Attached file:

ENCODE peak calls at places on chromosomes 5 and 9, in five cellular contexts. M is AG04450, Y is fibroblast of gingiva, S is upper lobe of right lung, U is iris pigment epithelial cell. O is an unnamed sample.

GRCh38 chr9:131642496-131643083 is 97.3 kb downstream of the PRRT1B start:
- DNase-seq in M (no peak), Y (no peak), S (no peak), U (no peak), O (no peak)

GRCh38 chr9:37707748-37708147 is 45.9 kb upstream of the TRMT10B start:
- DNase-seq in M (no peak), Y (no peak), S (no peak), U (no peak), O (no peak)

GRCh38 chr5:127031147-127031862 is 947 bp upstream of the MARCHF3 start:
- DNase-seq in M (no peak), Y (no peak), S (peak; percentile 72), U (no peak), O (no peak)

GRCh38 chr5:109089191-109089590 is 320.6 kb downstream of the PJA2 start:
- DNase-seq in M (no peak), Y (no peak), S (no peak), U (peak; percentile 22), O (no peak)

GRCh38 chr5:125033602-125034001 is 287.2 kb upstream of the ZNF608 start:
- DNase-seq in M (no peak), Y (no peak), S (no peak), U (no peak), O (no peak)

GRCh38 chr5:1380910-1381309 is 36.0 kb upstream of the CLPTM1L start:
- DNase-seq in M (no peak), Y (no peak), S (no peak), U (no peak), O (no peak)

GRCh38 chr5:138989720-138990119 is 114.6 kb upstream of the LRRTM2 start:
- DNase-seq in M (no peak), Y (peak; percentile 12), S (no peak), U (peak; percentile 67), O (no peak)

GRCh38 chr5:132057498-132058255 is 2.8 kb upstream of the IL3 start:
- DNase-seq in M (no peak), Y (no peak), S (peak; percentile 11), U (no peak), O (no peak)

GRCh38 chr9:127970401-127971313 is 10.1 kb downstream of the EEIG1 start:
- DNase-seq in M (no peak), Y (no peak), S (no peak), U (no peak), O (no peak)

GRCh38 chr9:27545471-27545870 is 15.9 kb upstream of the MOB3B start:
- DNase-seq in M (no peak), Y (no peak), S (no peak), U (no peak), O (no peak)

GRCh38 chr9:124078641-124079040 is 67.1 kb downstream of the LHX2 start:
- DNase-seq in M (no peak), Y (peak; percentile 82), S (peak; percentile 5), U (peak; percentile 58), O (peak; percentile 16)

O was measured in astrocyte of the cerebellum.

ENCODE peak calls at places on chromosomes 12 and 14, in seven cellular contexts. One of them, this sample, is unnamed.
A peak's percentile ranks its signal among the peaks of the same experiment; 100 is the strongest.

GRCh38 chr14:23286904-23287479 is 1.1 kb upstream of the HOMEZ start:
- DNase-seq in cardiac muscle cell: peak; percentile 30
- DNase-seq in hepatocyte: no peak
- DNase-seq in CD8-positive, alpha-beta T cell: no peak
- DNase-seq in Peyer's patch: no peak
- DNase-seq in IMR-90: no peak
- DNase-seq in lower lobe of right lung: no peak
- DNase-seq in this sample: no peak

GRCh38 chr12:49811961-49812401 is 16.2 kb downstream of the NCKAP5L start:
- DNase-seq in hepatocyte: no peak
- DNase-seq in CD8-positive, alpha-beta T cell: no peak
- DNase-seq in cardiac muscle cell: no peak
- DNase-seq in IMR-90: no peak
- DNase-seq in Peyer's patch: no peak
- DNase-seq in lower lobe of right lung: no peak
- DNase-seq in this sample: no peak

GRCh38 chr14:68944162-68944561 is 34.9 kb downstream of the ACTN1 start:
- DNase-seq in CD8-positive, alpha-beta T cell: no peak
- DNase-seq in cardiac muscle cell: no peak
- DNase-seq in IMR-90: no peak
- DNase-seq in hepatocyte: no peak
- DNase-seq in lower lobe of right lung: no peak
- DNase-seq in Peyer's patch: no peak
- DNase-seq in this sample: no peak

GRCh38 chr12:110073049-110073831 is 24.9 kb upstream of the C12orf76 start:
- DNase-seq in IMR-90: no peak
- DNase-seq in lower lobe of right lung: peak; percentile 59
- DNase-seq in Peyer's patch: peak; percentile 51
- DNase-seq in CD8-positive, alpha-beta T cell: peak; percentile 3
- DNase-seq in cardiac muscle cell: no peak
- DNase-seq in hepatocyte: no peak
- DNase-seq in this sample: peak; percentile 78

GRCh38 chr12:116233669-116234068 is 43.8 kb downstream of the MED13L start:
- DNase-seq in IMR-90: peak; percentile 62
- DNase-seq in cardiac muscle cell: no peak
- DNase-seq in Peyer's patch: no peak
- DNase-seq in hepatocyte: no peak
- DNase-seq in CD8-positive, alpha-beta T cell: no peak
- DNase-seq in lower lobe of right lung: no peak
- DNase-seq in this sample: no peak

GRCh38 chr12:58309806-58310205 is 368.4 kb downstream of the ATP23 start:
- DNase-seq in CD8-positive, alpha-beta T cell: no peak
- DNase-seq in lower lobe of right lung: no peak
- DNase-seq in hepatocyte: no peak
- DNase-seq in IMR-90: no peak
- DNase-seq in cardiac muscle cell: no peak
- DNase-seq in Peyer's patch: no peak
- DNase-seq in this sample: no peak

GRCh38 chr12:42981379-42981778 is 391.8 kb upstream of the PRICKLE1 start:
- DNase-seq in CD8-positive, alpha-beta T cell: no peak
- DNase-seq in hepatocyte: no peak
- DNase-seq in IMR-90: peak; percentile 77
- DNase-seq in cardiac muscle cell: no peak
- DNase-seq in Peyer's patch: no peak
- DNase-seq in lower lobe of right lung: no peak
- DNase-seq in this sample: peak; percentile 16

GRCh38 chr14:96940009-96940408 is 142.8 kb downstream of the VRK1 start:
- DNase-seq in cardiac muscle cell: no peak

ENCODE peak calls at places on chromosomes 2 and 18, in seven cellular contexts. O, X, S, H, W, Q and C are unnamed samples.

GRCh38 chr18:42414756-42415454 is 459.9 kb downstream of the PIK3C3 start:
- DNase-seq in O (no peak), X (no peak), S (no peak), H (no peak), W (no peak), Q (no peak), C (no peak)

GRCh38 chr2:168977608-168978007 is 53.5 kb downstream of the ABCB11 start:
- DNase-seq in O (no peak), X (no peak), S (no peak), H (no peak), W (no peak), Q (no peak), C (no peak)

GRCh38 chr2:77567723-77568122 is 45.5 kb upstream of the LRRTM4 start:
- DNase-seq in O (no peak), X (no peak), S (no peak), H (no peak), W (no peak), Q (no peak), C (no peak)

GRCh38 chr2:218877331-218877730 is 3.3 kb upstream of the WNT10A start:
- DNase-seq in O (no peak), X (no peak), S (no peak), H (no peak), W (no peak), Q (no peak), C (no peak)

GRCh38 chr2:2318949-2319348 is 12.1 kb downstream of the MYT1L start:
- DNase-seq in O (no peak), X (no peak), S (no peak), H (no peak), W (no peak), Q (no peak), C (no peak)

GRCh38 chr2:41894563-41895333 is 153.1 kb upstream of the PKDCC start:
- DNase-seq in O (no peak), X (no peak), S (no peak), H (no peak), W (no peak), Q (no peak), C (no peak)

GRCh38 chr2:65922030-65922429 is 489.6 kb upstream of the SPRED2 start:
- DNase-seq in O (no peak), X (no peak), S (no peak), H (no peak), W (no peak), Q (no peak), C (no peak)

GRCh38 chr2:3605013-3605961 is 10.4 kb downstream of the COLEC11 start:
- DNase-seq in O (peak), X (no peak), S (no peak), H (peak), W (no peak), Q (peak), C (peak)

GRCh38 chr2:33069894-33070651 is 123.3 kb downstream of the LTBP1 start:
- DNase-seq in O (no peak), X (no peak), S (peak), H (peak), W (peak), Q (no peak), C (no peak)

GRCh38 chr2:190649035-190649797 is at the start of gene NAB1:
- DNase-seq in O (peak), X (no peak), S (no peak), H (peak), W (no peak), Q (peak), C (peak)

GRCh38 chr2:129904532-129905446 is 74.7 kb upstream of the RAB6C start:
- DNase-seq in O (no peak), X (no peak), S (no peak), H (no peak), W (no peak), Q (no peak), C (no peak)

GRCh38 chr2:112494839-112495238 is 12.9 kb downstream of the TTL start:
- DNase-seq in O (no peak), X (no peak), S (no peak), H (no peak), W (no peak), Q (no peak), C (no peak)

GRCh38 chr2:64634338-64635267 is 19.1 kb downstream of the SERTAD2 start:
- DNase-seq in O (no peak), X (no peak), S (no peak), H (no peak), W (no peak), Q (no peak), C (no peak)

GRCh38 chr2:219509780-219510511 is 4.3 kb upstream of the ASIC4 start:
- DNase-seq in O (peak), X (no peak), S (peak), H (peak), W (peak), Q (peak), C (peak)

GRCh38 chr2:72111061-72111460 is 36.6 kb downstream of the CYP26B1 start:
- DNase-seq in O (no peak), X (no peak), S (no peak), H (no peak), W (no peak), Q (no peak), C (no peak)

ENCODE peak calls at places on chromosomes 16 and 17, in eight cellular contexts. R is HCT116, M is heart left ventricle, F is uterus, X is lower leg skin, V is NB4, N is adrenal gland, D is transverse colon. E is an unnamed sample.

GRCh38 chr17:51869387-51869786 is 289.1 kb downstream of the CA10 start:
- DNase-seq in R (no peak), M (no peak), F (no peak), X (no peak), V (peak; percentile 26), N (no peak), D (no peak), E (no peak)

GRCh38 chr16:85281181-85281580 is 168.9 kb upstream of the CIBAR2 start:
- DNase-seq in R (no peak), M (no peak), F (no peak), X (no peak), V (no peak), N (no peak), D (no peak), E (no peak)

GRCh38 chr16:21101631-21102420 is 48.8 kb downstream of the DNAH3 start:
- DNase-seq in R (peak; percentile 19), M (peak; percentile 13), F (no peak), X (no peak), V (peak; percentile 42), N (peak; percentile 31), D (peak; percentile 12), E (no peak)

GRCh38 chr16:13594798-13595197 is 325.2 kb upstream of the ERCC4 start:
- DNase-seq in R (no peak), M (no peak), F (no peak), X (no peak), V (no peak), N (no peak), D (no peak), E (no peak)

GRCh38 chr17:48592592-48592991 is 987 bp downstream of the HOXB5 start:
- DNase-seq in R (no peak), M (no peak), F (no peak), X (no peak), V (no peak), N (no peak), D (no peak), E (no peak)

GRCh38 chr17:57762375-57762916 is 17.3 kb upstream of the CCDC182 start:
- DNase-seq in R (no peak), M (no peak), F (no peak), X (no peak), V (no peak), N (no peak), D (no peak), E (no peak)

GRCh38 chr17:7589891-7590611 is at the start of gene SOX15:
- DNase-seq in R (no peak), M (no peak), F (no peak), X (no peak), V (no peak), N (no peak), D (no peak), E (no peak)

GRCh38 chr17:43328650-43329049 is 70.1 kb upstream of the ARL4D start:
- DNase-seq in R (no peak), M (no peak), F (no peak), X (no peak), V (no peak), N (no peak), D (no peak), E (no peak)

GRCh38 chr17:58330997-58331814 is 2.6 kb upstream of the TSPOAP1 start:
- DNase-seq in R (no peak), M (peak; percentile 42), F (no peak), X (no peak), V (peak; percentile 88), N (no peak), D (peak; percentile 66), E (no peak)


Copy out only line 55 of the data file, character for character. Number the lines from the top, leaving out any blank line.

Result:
- DNase-seq in CD8-positive, alpha-beta T cell: peak; percentile 3